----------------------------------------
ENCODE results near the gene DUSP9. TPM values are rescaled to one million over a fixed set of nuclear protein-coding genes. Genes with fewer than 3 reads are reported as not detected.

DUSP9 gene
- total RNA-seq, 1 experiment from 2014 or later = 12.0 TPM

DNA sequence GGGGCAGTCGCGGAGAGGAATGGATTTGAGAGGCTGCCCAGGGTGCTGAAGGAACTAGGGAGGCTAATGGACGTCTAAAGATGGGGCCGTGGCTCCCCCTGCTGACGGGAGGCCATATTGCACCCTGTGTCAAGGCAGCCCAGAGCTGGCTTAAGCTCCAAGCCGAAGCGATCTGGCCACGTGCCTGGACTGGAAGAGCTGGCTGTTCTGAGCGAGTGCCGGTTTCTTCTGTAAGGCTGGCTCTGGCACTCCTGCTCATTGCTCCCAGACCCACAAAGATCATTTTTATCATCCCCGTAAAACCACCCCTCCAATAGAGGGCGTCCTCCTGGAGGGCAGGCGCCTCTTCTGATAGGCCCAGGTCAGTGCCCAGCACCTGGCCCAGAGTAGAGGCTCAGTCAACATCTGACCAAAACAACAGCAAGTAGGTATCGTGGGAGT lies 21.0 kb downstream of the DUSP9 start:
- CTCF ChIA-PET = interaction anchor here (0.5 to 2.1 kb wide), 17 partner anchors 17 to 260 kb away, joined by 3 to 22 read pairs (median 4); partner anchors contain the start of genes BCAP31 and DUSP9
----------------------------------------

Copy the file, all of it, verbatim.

ENCODE results near the gene DUSP9. TPM values are rescaled to one million over a fixed set of nuclear protein-coding genes. Genes with fewer than 3 reads are reported as not detected.

DUSP9 gene
- total RNA-seq, 1 experiment from 2014 or later = 12.0 TPM

DNA sequence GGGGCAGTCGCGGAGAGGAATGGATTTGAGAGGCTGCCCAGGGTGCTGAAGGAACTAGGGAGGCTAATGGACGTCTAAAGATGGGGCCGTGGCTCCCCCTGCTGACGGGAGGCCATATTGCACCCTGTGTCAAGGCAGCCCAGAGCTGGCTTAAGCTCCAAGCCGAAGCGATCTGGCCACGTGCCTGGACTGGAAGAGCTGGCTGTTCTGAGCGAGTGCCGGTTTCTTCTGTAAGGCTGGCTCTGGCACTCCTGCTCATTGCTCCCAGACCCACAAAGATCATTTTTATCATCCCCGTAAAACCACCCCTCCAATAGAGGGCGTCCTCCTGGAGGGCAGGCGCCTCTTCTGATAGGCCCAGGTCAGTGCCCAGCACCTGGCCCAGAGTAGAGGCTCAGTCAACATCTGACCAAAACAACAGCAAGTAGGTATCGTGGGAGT lies 21.0 kb downstream of the DUSP9 start:
- CTCF ChIA-PET = interaction anchor here (0.5 to 2.1 kb wide), 17 partner anchors 17 to 260 kb away, joined by 3 to 22 read pairs (median 4); partner anchors contain the start of genes BCAP31 and DUSP9